Hanzai Japan: Fantastical, Futuristic Stories of Crime From and About Japan Edited by Nick Mamatas and Masumi Washington Haikasoru October 20, 2015 Haikasoru bills this as a collection of crime fiction from and about Japan, and as such, my initial response was mixed. Crime fiction usually is not on my list of preferred genres, but
Edited by Nick Mamatas and Masumi Washington
October 20, 2015
Haikasoru bills this as a collection of crime fiction from and about Japan, and as such, my initial response was mixed. Crime fiction usually is not on my list of preferred genres, but crime fiction did inspire other genres like Noir and urban fantasy, which I am personally more familiar with. Having seen Haikasoru publish quality collections and novel translations in the past, I decided to trust them. And besides, Hanzai Japan is a short story collection: certainly, there had to be a story in there that appealed to me. I wanted to read more fiction, after reading lots and lots of nonfiction lately. I wanted adventure, I wanted grit, I wanted streetlights in fog, and to feel the buzzing glare of neon signs against my eyes.
I was not disappointed.
Stories range from translated into English, to being originally written in English: the authors are of course clearly marked, but so are the translators, a detail I always enjoy. Translators—at least within the United States—do not tend to get enough credit when it comes to literary translations, so it is good to see an American publisher give them due credit for their hard work. Hopefully, Haikasoru will set an example in this regard for other publishers.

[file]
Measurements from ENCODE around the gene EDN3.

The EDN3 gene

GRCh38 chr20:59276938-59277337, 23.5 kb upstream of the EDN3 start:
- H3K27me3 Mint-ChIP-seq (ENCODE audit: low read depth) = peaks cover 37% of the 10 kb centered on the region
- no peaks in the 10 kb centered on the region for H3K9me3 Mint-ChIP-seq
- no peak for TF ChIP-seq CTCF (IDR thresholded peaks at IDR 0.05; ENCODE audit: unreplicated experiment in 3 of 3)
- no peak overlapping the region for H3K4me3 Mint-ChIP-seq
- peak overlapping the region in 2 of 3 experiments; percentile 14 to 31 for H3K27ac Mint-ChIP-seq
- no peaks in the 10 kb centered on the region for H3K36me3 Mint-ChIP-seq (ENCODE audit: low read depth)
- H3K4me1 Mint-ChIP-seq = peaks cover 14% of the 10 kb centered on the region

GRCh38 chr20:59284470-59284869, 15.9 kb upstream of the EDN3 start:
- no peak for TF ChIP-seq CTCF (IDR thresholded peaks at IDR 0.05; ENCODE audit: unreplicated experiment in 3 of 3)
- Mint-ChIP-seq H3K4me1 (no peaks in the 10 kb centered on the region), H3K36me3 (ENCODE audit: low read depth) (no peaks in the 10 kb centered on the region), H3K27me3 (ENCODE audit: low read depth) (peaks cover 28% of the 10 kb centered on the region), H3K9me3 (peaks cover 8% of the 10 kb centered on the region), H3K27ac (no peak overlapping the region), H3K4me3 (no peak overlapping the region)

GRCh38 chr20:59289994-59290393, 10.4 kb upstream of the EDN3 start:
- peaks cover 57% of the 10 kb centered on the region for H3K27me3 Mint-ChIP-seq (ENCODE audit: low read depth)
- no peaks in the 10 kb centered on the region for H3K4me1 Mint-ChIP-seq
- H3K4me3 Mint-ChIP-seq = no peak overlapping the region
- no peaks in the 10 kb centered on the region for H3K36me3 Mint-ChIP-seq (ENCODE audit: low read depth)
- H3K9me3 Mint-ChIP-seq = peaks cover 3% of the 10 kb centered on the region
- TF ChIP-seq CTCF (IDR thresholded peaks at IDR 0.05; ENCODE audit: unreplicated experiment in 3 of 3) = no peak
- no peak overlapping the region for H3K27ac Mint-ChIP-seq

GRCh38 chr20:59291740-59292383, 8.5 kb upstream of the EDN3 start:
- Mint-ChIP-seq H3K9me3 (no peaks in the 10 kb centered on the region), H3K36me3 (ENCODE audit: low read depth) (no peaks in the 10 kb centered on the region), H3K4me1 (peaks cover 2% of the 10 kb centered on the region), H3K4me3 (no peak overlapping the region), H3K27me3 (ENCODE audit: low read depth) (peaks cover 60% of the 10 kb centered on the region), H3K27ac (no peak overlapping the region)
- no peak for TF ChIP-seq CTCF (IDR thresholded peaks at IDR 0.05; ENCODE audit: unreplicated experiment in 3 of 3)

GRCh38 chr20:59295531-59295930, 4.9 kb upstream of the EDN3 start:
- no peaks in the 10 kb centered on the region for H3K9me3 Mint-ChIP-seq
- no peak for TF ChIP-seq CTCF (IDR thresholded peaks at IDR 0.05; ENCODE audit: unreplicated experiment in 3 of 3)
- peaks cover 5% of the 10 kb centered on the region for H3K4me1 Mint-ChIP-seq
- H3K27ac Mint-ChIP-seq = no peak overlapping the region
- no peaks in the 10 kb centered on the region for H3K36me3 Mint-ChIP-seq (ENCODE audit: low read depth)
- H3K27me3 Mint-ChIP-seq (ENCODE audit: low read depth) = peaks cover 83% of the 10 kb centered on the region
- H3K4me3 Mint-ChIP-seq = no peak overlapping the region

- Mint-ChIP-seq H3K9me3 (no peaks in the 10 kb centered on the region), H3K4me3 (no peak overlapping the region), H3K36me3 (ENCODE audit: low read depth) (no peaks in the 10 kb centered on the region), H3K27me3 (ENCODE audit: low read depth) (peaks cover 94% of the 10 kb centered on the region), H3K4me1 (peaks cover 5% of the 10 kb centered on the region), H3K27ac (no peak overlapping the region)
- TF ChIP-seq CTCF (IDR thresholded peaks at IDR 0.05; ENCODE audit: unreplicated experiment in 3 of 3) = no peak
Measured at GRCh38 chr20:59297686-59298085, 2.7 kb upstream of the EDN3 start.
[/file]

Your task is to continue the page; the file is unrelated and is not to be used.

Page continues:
Haikasoru is an imprint of Viz Media, and thus used to dealing with translators as well as Japanese-oriented media; the fact that we are dealing with short stories and an excellent set of editors (Nick Mamatas and Masumi Washington) helps expose an English-speaking audiences to a variety of Japanese creators. For reference, Haikasoru is the same publisher that brought to us All You Need is Kill by Hiroshi Sakurazaka—the science fiction novel that was adapted into the film, Edge of Tomorrow, as well as the novel Battle Royale by Koushun Takami (yes, that same Battle Royale of film infamy). Speaking of Hiroshi Sakurazaka, he has a short story in Hanzai Japan—“The Saitama Chain Saw Massacre”—so people new to his works can have a taste of what his style is like.
In terms of subjects, stories range from incredibly surreal Noir (“Rough Night in Little Toke”) to more haunting questions and the presence of the supernatural (“Outside the Circle,” “Jigoku”) or contemplations about artificial intelligence (“Monologue of a Universal Transverse Mercator Projection”). And while all of them have to do with a crime in some way, all of them take a different tack on it. For example, even though “The Girl Who Loved Shonen Knife” and “The Long-Rumored Food Crisis” both deal with apocalyptic situations and how the main character reacts to them, saying they are “essentially the same” would be like Marilyn Manson playing Beethoven’s Symphony No. 9 in D minor (better known as “Ode to Joy”). While industrial rock and classical music do have the same roots, the energy between the two can be completely different—the mood, the audiences, the emotions evoked, and the presentation. And that is what we have here.
More than just a “variation on a theme” collection, Hanzai Japan is a wonderful gem of genre fiction for anyone interested in double-checking the locks on their doors, securing their windows, and keeping themselves awake at night.